With the world already in turmoil over Covid19, a documentary about the abusive culture in USA gymnastics almost went unnoticed. Athlete A is a heart reaching documentary describing the neglect and abuse young girls suffered for years due to USA gymnastics not wanting to damage their image.
The documentary focuses on the lack of acknowledgement and action from the USA gymnastics and also raises a deeper question about the starting age of children in competitive sports.
Historically, competitive sports have been aimed at adults, although women were actually banned from running events until 1972 due to the myth that a women’s insides could fall out if she competed in running.
Thankfully times have and are still changing for women in sports but children until now haven't had a voice to ask for a change in the system. It could be argued that raising a child to compete in a particular sport is a good idea if you have the knowledge and money to provide good training.
The Williams sisters are a prime example of this. Their parents openly admit to getting pregnant with the sole intention of making them pursue tennis. Titles, glory, money and fame accompany them wherever they go. However, this is not the case for countless other children who were thrown in the sport.
Andre Agassi's autobiography details decades of abuse caused by his fathers desire to produce the worlds best tennis player. He goes into great detail about the physical and mental toll the pursuit of glory has had on him. Yes he obtained 8 Grand Slam titles and an Olympic medal but at what cost?
He was robbed of his childhood and tennis was an obsession rather than a passion. He discovered the painful truth behind the pursuit of glory that is often eluded to in Ecclesiastes, it's tasteless, there is no real long term satisfaction that comes from it.
It is interesting that because performance abuse is channeled towards an outcome that the world glorifies, such as an Olympic medal, it is often dismissed and coaches/parents are not held accountable for their actions.
The world of the none elite claim ignorance to some extent in the naive belief that pushing children from a young age with countless hours of training and nutrionial “guidelines” is what it takes to produce a winner.
Stories frequently ripple through social media of injuries young people have to deal with due to over training. Fractured backs, damaged kidneys, torn ligaments, underdeveloped bodies due to huge hormone imbalances along with a plethora of mental health issues, most commonly depression and eating disorders.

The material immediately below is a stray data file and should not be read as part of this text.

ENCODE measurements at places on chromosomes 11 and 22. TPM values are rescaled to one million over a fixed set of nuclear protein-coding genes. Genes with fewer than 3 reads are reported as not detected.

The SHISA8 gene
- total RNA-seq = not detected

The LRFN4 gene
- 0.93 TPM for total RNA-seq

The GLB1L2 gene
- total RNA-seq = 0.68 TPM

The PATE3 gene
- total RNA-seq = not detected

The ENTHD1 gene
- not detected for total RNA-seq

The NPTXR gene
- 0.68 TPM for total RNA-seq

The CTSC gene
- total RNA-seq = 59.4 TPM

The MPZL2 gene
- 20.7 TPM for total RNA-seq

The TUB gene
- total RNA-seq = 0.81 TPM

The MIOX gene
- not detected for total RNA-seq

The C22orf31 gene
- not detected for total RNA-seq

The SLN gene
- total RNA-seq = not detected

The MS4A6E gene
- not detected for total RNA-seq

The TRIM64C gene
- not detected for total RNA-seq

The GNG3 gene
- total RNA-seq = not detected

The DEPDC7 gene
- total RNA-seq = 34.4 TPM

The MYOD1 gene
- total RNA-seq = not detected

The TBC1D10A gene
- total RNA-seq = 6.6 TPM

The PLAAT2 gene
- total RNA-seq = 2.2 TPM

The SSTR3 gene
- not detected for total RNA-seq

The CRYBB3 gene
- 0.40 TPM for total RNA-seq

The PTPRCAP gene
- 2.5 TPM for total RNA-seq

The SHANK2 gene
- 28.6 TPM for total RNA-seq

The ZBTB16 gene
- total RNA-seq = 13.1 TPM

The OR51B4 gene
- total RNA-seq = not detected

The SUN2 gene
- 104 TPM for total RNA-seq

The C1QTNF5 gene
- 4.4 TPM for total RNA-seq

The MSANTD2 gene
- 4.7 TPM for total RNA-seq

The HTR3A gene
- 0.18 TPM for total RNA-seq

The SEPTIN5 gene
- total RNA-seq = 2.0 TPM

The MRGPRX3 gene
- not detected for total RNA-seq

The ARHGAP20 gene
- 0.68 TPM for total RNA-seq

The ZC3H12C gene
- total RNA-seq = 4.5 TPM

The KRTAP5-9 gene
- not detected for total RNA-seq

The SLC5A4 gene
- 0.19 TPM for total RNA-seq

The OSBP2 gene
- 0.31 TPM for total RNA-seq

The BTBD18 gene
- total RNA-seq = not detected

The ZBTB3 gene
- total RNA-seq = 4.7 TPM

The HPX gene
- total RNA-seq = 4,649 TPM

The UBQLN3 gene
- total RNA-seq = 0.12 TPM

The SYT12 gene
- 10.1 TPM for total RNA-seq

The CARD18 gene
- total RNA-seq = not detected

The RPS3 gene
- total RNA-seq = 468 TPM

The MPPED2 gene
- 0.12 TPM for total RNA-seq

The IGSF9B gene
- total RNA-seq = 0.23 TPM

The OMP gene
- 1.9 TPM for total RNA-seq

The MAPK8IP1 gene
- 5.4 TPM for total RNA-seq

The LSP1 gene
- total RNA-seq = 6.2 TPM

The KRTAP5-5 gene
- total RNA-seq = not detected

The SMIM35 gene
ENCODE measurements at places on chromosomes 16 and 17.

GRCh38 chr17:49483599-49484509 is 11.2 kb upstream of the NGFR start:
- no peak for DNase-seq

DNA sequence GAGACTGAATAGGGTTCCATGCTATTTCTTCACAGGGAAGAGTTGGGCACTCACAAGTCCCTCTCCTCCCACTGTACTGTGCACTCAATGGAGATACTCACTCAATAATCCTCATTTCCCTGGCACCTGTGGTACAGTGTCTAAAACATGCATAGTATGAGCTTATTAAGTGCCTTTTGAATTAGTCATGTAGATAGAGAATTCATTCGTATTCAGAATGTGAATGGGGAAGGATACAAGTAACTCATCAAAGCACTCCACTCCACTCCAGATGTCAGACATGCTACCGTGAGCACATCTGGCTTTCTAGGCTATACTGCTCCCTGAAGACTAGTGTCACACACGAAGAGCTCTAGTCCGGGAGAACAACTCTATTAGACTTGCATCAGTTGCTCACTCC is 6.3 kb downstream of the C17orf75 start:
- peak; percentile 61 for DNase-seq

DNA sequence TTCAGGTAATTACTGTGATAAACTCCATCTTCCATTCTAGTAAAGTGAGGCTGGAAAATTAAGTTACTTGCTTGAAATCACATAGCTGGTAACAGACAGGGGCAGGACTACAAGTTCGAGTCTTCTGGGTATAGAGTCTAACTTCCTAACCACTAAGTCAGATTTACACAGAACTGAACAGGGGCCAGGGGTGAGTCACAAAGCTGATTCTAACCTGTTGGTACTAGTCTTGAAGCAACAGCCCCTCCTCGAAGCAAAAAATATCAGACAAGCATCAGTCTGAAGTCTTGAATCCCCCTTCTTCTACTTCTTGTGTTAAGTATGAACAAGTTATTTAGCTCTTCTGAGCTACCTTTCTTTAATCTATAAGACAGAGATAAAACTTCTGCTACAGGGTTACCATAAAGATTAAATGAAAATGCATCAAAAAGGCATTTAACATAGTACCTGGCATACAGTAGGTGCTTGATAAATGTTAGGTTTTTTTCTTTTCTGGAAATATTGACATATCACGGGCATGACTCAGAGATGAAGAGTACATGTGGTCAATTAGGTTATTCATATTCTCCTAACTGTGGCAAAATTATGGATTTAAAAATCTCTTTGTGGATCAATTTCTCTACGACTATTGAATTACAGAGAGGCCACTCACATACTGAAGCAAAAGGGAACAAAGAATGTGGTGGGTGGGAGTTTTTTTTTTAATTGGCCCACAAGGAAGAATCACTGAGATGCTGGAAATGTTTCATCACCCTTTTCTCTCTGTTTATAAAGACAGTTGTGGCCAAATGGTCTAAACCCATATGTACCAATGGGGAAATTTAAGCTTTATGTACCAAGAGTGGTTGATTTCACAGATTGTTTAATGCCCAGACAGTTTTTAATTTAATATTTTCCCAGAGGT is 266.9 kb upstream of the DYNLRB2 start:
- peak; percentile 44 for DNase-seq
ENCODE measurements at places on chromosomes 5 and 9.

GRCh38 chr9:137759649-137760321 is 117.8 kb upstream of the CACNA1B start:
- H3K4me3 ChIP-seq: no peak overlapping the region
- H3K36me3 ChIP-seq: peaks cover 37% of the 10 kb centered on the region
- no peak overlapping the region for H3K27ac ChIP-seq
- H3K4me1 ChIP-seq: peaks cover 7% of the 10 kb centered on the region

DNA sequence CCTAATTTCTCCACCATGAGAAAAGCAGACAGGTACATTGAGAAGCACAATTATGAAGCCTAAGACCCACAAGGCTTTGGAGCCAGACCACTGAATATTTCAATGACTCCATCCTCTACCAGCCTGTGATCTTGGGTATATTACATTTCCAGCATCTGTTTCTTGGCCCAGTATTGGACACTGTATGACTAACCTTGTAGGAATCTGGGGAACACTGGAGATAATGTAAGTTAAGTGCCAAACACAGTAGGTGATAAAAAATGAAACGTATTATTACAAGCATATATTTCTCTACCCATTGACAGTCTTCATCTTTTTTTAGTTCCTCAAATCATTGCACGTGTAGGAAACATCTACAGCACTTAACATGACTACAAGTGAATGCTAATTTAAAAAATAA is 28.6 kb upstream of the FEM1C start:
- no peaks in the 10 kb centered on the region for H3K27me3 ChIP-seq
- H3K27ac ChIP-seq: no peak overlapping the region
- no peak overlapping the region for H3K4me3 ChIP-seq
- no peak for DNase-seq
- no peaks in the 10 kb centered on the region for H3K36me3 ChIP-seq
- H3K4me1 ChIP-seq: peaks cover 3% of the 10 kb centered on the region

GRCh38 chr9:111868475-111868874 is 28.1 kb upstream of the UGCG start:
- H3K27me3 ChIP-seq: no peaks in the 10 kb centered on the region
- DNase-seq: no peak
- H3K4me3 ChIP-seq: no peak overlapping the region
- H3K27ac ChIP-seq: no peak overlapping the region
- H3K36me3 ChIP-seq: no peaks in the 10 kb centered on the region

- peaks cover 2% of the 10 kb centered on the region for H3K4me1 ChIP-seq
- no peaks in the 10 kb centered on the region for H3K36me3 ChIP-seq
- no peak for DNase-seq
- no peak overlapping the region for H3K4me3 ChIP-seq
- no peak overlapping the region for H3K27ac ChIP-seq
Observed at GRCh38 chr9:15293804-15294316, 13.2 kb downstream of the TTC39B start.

Could these issues be avoided if we delayed the ability to compete until a child is 18 years old and has the right to decide for themselves if they want to pursue a sport to an elite level? At 18 years old, one would hope they would have the ability to make the decision for themselves, aware of the risks and rewards involved.
From time to time we see an aspiring child prodigy on the news claiming to be the next world champion, but it’s interesting that more often than not these player are burnt out by their 20s and often reveal the psychological and physical toll on their bodies became too much.
Their whole identity was wrapped up in their sport and once they finish high school, were left wondering who they are and did they even really want to play that sport in the first place?
Identity outside of sports
The transition from competitive athlete lifestyle to ordinary exercise is not easy but it is far more difficult for athletes who have only ever played one sport and have put everything they have into it.
In New Zealand, rugby is a sport played as soon as you can carry the ball. Kiwis idolise the All Blacks and if you asked most young boys what they want to be when they grow up, they will say an All Black.
However, rugby associations have over recent years become aware of the mental health issues suffered by players when they don't make the team they are striving for or suffer an injury that removes them from the game indefinitely.
In a bid to help their players, they have invested in sports psychologists whose sole job is to help players figure out their identity apart from the game. They encourage hobbies and social gatherings prior to an athlete leaving the sport in the hopes that they will have an easier transition to ordinary life.
Having faith sets some athletes apart because faith provides a wider perspective on life rather than the extremely narrow view that personal glory is the sole purpose.
Faith grounds a person and keeps them humble especially if it comes from a strong theological foundation, even when the world shifts around and is turned upside down through a sporting career-ending or the acknowledgement of the mental health one is suffering.
God provides the support an individual requires to not be consumed by doubt and defeat but to heal and transition to the next thing God is calling them to. As a Christian it is important to consider the values we are encouraging in our young people with competitive sport.
There is nothing wrong with using the talents God has blessed an athlete with to compete. Chariots of Fire is an excellent example of a Christian understanding the gifts God gave him. As brothers and sisters in Christ, our goal should be to support and encourage Christian sporting talent in a healthy way which in turn reflects Glory.
Mhairi-Bronté Duncan plays Curling for New Zealand and uses her experiences as an athlete to inspire her writing.